(Robert Stanley is the creator of the orignial
It was 1962 when then-Chrysler president Lynn Townsend wanted a new corporate symbol to represent all of the corporation’s brands. It had to be a symbol with a strong, classic look, instantly recognizable and universal. Wherever you were, in whatever country, that symbol had to say “Chrysler.”
I was a vice president and Chrysler account executive at Lippincott & Margulies, the design firm charged with coming up with the symbol. We wanted something simple, a classic, dynamic but stable shape for a mark that would lend itself to a highly designed, styled product. What that meant, basically, was a classic geometric form.
We wanted something that was not stolid. That’s the reason that we broke up the pentagonal form that became the Pentastar. It provides a certain tension and a dynamic quality. One of the execs called me up and asked, “What do I call this thing?” And I said, “Call it the Pentastar.” That’s where the name came from.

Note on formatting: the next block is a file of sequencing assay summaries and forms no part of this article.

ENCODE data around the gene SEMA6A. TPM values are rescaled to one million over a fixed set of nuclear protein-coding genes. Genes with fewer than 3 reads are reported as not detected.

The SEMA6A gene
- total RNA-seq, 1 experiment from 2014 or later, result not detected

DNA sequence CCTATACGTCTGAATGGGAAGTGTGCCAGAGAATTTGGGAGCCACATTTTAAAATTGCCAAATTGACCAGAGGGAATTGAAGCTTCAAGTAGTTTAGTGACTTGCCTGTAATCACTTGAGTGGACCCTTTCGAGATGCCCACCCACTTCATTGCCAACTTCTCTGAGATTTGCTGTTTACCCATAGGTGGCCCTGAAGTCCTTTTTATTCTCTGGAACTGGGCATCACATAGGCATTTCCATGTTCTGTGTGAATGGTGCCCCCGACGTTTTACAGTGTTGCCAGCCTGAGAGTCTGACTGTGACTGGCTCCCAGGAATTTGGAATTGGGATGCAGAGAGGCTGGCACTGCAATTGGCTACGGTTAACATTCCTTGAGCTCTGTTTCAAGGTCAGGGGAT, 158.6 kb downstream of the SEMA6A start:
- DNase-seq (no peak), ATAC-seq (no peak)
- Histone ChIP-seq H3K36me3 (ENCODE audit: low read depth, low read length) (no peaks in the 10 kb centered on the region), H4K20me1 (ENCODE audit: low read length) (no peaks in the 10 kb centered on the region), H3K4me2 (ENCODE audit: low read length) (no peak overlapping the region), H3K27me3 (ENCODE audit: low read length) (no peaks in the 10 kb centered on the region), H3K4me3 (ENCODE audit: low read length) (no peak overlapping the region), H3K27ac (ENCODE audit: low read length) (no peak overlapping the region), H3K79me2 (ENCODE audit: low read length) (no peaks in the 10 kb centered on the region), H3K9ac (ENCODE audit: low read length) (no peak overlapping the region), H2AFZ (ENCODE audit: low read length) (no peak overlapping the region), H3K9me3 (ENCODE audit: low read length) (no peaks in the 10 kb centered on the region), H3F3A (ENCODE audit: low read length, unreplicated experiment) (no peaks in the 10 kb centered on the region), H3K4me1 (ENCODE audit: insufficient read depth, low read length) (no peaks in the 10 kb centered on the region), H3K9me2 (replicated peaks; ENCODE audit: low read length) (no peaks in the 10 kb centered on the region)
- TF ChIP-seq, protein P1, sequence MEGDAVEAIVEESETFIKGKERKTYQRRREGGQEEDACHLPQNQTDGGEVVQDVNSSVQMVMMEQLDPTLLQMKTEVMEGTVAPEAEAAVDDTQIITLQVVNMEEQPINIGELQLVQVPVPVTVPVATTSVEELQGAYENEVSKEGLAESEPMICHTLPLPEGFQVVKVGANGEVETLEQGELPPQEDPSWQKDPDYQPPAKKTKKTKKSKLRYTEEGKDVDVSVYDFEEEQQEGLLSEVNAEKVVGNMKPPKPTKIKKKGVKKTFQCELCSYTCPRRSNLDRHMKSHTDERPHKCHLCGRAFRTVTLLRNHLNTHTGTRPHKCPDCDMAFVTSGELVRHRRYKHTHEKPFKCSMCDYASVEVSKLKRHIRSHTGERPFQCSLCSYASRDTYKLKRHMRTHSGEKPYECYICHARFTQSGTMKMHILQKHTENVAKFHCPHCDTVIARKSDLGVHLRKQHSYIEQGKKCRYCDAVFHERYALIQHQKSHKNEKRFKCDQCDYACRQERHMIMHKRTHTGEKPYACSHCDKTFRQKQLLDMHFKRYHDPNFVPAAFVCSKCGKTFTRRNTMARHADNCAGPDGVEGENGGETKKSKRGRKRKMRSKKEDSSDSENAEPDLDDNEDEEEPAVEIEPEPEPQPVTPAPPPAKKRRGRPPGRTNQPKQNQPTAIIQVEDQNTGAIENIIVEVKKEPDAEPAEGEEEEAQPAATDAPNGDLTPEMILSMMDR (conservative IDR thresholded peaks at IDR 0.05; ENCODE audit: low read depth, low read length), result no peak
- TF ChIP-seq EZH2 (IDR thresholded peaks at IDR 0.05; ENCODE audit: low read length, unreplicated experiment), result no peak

In 1962, the Pentastar logo began appearing on the right front quarter panel of Dodge, Chrysler and Plymouth vehicles. That was also the year comedian Bob Hope strutted onto the stage in front of the Pentastar at the beginning of his weekly TV show “Bob Hope Presents the Chrysler Theatre.”
Soon the Pentastar was put to work as a hood ornament, particularly in the 1980s. It also appeared at the top of dealership signs, office stationary, annual reports, the headquarters building … just about anywhere and everywhere. Even after the merger with Daimler, it was used on the glass of Chrysler brand products. Look in the lower right corner and there you’ll see it, right on the glass. I’m pleased the Pentastar will continue to symbolize The New Chrysler.
Robert Stanley (left), holding the new Pentastar back in 1962, with Lippincott & Margulies CEO Chairman Gordon Lippincott (middle) and L&M President Walter Margulies (right).